Tag: HTT

motivated reasoning, part gazillion

If I had to name only one thing I have learned in my many years of making arguments, it would be this: You cannot convince people of anything that they sense it’s in their interest not to know. I thought about this often as I was reading Alex Morris’s Rolling Stone story about American evangelicals’ love of Trump

One such moment came when Morris related a conversation with her family: 

“Do you think because Jesus is coming soon that the environment doesn’t matter?” I eventually ask.

“Alex, the Earth is going to be all burned up anyway,” my aunt says quietly. “It’s in the Bible.”

“But according to billions of people, the Bible is not necessarily true.”

“All we can do is love them.”

“No, we can cut back on carbon emissions. There are a lot of things we can do.”

“It doesn’t matter. We’re not going to be here.”

Maybe the first thing I want to say here is “according to billions of people, the Bible is not necessarily true” is not a great reply. Morris could have pointed out that the Bible itself says no one knows when Jesus will return, and that the Earth will be renewed and restored, and that in Genesis we are given stewardship over all Creation, a responsibility never to be taken away. She could — I’m getting carried away here, I know — she could have given her aunt N. T. Wright’s essay “Jesus Is Coming — Plant a Tree!” 

But setting all that aside for now: It is very much in the interest of Morris’s aunt, and in the interest of millions and millions of other people, not to know that we are, through our economic choices, bringing ruin to the planet that we’re supposed to be the stewards of. And so she doesn’t know. Like so many others, she makes a point of not knowing. 

But I think the problem of motivated not-knowing isn’t found only on the conservative evangelical side of things. Here’s one passage from Morris’s essay that seems to be drawing a lot of attention:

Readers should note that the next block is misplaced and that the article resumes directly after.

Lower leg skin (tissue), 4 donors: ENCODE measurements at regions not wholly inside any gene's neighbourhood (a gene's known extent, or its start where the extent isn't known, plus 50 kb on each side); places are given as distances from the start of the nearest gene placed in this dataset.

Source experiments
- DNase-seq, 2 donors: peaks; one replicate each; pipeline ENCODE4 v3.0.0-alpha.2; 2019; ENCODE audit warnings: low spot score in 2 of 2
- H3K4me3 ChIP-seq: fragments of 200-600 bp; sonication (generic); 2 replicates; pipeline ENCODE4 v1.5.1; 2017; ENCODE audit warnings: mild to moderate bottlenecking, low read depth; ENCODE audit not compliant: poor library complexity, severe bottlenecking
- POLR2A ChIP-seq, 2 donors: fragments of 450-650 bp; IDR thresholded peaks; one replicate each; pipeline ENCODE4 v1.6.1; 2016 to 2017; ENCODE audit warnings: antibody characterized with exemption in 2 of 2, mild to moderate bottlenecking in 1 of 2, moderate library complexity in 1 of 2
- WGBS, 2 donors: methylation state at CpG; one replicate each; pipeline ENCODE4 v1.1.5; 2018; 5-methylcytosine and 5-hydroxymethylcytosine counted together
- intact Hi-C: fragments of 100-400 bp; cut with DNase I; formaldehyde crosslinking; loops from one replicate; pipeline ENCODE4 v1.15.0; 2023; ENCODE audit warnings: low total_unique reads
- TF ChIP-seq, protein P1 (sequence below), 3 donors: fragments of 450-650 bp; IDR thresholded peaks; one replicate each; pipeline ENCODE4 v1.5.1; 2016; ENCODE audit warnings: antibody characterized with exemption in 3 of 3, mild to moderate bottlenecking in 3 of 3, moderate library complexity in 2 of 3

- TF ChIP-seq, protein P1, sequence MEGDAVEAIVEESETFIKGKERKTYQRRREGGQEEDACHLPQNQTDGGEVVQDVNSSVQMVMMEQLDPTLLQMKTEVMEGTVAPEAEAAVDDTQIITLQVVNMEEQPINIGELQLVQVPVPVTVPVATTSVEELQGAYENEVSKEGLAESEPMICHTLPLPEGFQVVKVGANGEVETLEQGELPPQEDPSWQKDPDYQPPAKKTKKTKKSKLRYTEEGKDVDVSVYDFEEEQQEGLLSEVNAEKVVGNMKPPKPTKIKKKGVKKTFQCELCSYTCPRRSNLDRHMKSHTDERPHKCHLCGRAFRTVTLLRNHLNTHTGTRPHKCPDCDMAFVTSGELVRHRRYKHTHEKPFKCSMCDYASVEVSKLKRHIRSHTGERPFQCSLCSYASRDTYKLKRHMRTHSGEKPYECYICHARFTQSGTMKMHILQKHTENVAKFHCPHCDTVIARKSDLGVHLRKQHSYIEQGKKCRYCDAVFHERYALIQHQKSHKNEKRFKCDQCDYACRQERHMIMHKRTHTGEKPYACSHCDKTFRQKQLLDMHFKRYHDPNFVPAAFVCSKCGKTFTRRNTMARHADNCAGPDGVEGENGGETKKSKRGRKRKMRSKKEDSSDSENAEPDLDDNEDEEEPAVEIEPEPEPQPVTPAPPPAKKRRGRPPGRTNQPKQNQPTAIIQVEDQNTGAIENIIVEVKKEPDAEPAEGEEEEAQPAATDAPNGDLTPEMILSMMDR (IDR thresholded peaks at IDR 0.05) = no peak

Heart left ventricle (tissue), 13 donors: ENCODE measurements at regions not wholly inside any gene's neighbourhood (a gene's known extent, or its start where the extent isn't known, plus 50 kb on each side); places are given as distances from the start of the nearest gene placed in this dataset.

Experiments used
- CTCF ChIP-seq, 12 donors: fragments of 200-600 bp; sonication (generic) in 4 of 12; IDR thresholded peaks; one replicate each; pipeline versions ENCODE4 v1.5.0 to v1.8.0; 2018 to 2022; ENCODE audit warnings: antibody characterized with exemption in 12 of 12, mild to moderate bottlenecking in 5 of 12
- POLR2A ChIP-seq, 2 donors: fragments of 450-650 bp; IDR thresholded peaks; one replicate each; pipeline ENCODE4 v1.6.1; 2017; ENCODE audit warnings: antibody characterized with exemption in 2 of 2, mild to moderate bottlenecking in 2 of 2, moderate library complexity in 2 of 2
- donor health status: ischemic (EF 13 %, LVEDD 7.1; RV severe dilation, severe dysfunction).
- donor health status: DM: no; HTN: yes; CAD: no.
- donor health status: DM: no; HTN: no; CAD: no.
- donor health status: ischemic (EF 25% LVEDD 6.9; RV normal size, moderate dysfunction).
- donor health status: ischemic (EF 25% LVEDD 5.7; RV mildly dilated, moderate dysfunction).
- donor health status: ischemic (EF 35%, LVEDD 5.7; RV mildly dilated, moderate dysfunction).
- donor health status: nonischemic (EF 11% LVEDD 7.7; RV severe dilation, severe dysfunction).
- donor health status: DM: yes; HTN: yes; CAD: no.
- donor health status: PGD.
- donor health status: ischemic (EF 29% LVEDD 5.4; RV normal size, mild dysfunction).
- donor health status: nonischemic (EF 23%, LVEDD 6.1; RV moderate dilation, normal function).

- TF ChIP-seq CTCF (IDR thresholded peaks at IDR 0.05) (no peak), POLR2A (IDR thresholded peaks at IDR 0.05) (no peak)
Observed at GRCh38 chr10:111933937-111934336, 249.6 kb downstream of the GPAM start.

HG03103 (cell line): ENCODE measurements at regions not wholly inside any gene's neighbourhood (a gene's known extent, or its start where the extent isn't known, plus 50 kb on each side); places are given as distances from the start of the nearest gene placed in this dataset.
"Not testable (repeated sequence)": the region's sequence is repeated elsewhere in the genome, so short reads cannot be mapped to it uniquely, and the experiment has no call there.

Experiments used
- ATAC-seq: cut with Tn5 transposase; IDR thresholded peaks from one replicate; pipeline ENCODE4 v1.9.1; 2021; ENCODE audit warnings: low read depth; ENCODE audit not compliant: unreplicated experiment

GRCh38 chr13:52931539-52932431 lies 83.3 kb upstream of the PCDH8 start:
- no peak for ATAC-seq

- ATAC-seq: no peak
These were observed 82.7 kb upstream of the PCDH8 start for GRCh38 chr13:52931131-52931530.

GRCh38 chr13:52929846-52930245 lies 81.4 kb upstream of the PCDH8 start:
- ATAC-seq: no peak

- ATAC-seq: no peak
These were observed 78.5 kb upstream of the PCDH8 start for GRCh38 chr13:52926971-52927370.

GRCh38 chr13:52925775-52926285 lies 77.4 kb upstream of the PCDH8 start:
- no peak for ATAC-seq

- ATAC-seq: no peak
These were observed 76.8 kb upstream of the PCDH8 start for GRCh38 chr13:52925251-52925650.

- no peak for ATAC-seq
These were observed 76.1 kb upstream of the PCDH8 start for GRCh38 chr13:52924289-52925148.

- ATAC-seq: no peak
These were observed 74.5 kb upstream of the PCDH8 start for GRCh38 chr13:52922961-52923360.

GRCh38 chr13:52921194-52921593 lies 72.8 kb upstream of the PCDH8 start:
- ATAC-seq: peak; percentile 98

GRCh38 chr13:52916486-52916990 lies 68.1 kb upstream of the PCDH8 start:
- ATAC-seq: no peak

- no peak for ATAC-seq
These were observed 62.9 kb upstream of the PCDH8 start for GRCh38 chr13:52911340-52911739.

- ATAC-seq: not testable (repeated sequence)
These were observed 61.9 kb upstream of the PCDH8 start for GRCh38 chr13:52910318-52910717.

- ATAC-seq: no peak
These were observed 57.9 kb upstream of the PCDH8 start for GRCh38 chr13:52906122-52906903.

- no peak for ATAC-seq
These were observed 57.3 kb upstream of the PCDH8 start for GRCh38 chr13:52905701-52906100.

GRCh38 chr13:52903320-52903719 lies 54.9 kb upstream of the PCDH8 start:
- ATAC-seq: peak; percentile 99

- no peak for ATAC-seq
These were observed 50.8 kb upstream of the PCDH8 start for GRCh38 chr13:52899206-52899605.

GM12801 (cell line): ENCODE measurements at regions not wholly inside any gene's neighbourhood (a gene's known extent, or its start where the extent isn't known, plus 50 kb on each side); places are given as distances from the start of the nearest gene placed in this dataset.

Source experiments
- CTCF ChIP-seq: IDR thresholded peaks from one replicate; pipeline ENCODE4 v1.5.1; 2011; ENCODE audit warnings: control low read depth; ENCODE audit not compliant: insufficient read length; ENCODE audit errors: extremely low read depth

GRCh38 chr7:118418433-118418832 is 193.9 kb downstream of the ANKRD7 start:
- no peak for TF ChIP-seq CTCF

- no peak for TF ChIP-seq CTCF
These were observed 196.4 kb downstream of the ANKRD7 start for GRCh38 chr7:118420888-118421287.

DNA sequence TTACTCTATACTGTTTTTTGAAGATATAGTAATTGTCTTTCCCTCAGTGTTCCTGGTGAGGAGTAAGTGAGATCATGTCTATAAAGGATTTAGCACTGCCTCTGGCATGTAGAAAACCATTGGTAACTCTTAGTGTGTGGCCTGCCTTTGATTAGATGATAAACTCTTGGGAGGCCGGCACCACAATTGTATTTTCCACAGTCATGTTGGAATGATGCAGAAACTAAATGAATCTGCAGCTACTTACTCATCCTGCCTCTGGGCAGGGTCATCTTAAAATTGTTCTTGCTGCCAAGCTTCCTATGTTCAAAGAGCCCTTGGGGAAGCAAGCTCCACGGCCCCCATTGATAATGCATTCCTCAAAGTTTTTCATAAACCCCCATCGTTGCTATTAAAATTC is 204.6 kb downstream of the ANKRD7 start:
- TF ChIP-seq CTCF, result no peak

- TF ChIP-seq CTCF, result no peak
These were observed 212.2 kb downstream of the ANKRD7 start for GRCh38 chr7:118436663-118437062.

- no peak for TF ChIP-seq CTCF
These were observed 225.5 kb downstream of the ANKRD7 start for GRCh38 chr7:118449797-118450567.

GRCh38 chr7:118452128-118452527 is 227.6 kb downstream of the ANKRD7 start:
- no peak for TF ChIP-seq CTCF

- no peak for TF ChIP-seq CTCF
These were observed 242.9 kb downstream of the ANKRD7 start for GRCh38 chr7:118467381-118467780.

“The white nationalism of fundamentalism was sleeping there like a latent gene, and it just came roaring back with a vengeance,” says [Greg] Thornbury. In Trump’s America, “‘religious liberty’ is code for protection of white, Western cultural heritage.”

In that second sentence, the clause “In Trump’s America” is a problem. What does it mean? In one sense, the entire nation is “Trump’s America” right now, whether we like it or not; but maybe Morris means something like “Americans who enthusiastically support Trump,” or “the parts of the country that are strongly supportive of Trump.” Impossible to tell. Thornbury didn’t use the phrase, but presumably he said something that led into his line about “religious liberty” as code for something else. 

So the passage is unclear, but I’d like to know what Thornbury means. I’ve written a good deal about the importance of religious freedom on this blog and elsewhere — just see the tag at the bottom of this post — so does that mean that I am using that topic as “code for protection of white, Western cultural heritage”? If so: explain that to me, please.  

Maybe there’s something that Greg Thornbury and Alex Morris have an interest in not knowing: that even if millions of white Americans abuse the concept of religious liberty, religious liberty could nevertheless be in some danger. Indeed, I think this is one of the key points that progressive Christians make a point of not seeing, because if they did see it then they might sometimes have to come to the defense of people (especially evangelicals) they don’t want to be associated with. They know that as long as they denounce white supremacy and homophobia, and endorse (or at least remain silent about) abortion, they won’t run afoul of the progressive consensus. Why put their status at risk by defending willfully-blind bigots? 

One answer might be: Maybe the cultural consensus won’t always be in your favor. Almost a decade ago I warned conservative Christians that if they sought to deny religious expression to Muslims they might someday find the shoe on the other foot, and in the obviously hypocritical position of demanding rights for themselves that they tried to prevent others from exercising. (Update: they didn’t listen.) Perhaps progressives believe that that could never happen to them, that, even if they lose the White House from time to time, they can never find themselves out of cultural power and in need of powerful people to come to the defense of their rights. Well … Isn’t it pretty to think so?